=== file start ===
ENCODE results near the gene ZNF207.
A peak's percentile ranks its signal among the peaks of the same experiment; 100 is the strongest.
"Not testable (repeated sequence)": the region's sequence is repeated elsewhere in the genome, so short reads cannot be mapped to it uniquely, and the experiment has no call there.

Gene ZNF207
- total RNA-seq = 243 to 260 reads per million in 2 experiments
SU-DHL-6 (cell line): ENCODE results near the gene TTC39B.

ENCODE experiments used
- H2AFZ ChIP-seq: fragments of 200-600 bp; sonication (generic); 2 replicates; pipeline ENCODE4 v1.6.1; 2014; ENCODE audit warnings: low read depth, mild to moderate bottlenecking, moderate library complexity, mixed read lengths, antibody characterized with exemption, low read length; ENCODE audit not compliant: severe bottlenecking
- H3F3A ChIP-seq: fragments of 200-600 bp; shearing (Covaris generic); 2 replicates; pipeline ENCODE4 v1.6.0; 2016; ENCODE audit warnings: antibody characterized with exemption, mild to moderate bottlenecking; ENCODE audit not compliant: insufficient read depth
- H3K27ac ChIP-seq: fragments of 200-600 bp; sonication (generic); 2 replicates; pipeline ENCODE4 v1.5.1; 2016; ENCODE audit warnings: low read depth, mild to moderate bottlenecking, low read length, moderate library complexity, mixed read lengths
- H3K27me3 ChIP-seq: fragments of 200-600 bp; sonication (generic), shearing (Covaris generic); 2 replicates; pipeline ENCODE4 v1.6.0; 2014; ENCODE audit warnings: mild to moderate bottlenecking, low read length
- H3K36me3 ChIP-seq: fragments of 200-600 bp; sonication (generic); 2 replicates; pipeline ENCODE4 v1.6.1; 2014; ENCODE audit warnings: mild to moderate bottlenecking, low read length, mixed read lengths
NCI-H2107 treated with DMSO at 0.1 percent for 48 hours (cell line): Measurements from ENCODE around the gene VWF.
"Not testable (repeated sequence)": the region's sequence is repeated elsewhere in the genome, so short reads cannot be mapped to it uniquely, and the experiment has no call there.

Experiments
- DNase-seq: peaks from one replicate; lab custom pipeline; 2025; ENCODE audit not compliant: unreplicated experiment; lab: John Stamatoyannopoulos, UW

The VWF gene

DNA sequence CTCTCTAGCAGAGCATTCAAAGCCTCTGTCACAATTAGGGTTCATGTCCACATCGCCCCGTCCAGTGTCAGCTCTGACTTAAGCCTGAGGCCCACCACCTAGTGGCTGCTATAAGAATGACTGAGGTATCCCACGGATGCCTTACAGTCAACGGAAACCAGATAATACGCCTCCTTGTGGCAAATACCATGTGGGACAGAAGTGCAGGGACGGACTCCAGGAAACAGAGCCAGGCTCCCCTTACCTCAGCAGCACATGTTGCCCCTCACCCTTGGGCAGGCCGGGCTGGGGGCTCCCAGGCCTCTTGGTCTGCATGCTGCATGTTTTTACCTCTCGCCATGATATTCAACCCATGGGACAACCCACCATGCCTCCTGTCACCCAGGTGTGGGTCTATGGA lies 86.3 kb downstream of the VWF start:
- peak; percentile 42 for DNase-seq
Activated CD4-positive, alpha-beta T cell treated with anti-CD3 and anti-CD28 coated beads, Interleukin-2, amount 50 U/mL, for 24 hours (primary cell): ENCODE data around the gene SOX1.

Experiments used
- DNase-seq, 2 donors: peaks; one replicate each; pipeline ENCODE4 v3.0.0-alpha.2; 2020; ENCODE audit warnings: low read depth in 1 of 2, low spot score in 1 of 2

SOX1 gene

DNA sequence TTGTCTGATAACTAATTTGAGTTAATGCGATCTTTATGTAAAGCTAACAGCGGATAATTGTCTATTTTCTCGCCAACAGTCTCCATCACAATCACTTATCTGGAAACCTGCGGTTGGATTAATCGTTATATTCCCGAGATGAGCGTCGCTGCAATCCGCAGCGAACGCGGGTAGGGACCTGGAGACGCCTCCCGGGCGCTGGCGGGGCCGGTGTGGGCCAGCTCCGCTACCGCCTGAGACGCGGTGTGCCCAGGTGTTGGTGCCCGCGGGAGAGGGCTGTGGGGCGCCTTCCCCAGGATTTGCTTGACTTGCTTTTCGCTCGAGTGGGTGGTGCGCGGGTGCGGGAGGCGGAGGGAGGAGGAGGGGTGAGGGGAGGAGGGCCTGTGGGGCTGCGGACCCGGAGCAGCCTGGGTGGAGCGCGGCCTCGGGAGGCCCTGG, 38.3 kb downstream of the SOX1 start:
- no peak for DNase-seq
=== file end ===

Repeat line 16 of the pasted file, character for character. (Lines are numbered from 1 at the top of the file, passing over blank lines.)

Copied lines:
- DNase-seq: peaks from one replicate; lab custom pipeline; 2025; ENCODE audit not compliant: unreplicated experiment; lab: John Stamatoyannopoulos, UW